Online music service providers encounter big hurdles when they want to provide music for download or streaming in several countries in the EU. The Commission wants to change this situation with a Directive proposal which shall facilitate the granting of multi-territorial licenses for online use of copyright protected music. Apart from that, collecting societies shall become more transparent, and rightholders shall be given more effective control over their rights.
The latest songs, new film releases and books per mouse click – the increased demand for online access to cultural content does no longer stop at national borders. Nevertheless, the offer of musical works, which can be legally accessed within the EU, is limited. If an online music service provider such as iTunes wants to sell a song in all 27 EU countries, it is required to obtain licenses in all 27 countries, said EU Internal Market Commissioner Michel Barnier at a press conference. The Commission wants to prevent that this often lengthy process limits the diversity of legal musical repertoires on the internet. After all, there was the danger that users would turn to illegal download options, if there were not enough legal choices on the internet, warned Commissioner Barnier.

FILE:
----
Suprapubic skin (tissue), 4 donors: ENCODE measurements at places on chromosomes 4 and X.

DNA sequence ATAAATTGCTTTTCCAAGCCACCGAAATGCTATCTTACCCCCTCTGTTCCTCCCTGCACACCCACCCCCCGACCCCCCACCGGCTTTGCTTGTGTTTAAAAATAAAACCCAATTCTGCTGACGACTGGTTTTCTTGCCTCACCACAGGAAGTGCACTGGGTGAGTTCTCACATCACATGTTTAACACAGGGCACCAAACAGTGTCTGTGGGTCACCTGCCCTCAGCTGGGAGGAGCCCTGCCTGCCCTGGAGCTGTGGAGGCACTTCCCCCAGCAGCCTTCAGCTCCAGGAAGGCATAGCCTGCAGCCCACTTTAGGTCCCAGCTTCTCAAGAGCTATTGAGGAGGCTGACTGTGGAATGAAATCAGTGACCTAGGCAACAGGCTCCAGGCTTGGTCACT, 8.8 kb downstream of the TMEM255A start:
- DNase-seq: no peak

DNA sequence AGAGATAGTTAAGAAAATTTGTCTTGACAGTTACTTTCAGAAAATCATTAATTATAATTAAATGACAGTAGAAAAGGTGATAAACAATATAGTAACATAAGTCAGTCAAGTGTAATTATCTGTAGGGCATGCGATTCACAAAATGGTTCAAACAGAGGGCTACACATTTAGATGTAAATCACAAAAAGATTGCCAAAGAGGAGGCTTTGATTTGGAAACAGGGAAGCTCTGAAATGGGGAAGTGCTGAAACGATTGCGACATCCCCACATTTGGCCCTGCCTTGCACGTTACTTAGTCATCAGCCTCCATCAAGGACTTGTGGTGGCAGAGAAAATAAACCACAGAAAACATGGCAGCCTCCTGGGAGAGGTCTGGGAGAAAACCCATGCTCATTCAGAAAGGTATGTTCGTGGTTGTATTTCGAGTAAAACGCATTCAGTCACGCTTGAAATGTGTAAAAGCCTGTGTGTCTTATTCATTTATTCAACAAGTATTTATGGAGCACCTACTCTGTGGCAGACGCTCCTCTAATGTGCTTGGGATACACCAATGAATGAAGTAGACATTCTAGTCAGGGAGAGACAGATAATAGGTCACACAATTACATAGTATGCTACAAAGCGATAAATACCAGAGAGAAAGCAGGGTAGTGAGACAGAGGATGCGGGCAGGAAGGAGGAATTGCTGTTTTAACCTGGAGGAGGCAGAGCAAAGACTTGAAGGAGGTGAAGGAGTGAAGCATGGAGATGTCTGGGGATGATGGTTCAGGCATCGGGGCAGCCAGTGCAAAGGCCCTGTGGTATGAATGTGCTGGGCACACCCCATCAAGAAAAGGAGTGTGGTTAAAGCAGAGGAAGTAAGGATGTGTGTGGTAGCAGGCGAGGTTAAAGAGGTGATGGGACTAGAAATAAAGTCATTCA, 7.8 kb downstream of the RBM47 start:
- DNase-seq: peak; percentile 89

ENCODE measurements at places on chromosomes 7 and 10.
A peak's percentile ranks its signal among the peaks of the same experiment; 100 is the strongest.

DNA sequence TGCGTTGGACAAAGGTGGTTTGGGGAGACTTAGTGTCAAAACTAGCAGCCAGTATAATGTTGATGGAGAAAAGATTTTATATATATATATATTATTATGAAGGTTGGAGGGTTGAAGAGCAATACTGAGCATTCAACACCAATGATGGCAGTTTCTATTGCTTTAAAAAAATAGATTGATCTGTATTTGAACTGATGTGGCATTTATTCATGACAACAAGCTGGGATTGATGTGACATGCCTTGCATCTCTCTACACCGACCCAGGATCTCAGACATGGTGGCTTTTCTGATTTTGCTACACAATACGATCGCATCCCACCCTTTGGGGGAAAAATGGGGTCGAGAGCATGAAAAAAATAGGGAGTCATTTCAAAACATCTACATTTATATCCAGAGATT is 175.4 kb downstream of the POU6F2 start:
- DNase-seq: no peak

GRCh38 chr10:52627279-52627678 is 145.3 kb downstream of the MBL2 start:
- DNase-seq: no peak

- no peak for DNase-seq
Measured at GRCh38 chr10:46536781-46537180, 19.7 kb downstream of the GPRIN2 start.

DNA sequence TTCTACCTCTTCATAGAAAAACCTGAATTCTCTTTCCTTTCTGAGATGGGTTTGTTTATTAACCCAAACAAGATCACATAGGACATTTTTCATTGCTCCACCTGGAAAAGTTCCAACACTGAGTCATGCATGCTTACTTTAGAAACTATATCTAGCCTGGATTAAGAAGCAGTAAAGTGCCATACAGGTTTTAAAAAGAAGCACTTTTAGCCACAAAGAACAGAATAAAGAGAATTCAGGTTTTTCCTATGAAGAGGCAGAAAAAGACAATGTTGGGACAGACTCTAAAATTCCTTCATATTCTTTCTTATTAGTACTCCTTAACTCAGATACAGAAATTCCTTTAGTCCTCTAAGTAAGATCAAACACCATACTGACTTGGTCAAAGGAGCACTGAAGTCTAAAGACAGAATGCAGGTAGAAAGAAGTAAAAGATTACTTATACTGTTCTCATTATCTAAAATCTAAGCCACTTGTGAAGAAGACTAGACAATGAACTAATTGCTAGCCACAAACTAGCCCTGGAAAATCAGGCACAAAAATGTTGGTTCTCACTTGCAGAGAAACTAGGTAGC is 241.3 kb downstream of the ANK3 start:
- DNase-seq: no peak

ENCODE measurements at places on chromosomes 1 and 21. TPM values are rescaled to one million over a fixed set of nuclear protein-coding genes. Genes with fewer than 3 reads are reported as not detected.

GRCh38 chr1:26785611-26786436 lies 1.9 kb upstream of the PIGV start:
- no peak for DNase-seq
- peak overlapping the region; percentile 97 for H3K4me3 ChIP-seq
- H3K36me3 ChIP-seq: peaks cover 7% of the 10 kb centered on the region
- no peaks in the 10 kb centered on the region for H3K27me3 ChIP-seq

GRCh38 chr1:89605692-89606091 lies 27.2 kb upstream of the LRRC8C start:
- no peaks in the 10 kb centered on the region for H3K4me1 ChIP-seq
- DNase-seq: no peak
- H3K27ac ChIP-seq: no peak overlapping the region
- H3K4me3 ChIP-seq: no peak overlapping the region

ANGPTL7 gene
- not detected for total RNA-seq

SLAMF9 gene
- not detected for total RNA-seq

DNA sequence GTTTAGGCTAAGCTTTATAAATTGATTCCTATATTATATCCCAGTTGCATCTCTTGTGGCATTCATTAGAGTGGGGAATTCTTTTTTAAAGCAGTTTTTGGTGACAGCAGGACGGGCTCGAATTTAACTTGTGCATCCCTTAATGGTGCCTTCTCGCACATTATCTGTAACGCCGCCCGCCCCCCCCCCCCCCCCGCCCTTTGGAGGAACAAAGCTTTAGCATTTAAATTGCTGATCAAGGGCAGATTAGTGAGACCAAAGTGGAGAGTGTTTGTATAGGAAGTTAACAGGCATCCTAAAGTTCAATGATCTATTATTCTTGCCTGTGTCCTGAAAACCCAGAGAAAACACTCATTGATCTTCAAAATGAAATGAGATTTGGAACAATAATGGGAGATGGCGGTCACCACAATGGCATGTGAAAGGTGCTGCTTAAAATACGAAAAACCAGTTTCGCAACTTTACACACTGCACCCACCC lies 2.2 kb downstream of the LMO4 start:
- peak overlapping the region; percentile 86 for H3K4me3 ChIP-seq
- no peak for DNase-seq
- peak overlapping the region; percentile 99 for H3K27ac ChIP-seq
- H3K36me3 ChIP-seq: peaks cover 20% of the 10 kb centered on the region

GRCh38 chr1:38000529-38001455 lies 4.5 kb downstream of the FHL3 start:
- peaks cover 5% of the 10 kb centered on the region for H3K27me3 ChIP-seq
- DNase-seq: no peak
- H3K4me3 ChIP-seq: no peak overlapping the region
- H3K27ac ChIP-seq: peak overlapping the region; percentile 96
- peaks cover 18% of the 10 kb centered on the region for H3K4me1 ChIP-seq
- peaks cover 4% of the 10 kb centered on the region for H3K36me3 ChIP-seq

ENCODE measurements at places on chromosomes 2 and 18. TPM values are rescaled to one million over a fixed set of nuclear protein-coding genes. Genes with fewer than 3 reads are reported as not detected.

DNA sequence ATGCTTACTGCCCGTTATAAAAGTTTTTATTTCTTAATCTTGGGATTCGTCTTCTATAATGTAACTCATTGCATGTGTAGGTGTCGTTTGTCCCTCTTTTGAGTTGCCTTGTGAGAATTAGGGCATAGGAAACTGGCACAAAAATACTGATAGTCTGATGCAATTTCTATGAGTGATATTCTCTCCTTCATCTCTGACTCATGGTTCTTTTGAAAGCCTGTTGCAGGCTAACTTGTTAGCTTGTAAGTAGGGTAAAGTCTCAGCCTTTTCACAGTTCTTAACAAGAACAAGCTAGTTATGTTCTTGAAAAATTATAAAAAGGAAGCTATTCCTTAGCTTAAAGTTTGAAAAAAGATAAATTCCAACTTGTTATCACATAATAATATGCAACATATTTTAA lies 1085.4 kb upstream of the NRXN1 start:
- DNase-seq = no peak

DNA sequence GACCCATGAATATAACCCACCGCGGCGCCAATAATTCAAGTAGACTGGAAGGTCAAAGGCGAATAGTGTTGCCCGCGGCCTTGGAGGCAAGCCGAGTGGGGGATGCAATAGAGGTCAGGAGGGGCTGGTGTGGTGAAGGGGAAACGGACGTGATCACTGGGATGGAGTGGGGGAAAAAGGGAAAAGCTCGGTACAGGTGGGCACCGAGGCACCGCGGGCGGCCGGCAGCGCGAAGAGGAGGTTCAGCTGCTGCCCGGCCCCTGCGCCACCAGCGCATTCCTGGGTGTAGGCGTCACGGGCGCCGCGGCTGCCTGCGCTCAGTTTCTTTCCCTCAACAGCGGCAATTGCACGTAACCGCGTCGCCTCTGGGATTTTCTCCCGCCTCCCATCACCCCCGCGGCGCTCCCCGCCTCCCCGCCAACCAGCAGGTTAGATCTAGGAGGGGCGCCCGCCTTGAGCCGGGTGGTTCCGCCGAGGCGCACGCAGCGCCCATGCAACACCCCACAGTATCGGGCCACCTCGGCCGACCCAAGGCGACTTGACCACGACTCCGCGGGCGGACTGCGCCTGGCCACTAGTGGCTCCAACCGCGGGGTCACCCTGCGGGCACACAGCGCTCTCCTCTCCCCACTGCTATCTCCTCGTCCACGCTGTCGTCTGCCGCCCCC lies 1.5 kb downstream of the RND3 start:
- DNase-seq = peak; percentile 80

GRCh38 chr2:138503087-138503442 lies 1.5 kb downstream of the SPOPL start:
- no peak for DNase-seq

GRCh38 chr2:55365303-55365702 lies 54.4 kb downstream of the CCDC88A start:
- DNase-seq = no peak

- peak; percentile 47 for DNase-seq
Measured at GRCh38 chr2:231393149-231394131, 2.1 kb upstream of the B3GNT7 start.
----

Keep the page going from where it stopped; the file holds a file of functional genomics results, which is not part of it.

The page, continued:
The Directive proposal lays down the requirements collecting societies have to meet if they want to grant multi-territorial licenses for online rights on musical works. If a collecting society does not want to grant multi-territorial licenses itself, it can request another society to have its musical repertoire represented in respect to cross-border licenses. Moreover, after a transitional period, rightholders may grant multi-territorial licences themselves or through a third party if their collecting society does not grant such licences or allows another society to do so.

Rightholders shall have more effective control over collecting societies

Apart from that, the proposal is aiming at subjecting the activities of all collecting societies in all branches to EU-wide rules, which shall make these more transparent and efficient. There are over 250 collecting societies in the EU which manage the copyrights and other intellectual property rights of rightholders. According to plans of the Commission, they will have to publish an annual transparency report in the future as well as set up a supervisory board, which enables members to control the management of a collecting society. In addition, the Directive shall ensure that the societies pay the amounts due to rightholders such as composers and authors quicker and provide them at least once a year with information on amounts collected and paid. Apart from that, the EU Member States must ensure that dispute settlement mechanisms exist, which members of collecting societies, rightholders as well as commercial users can use to settle any conflicts or disputes with the societies.

Further information:

Proposal for a Directive of the European Parliament and of the Council on collective management of copyright and related rights and multi-territorial licensing of rights in musical works for online uses in the internal market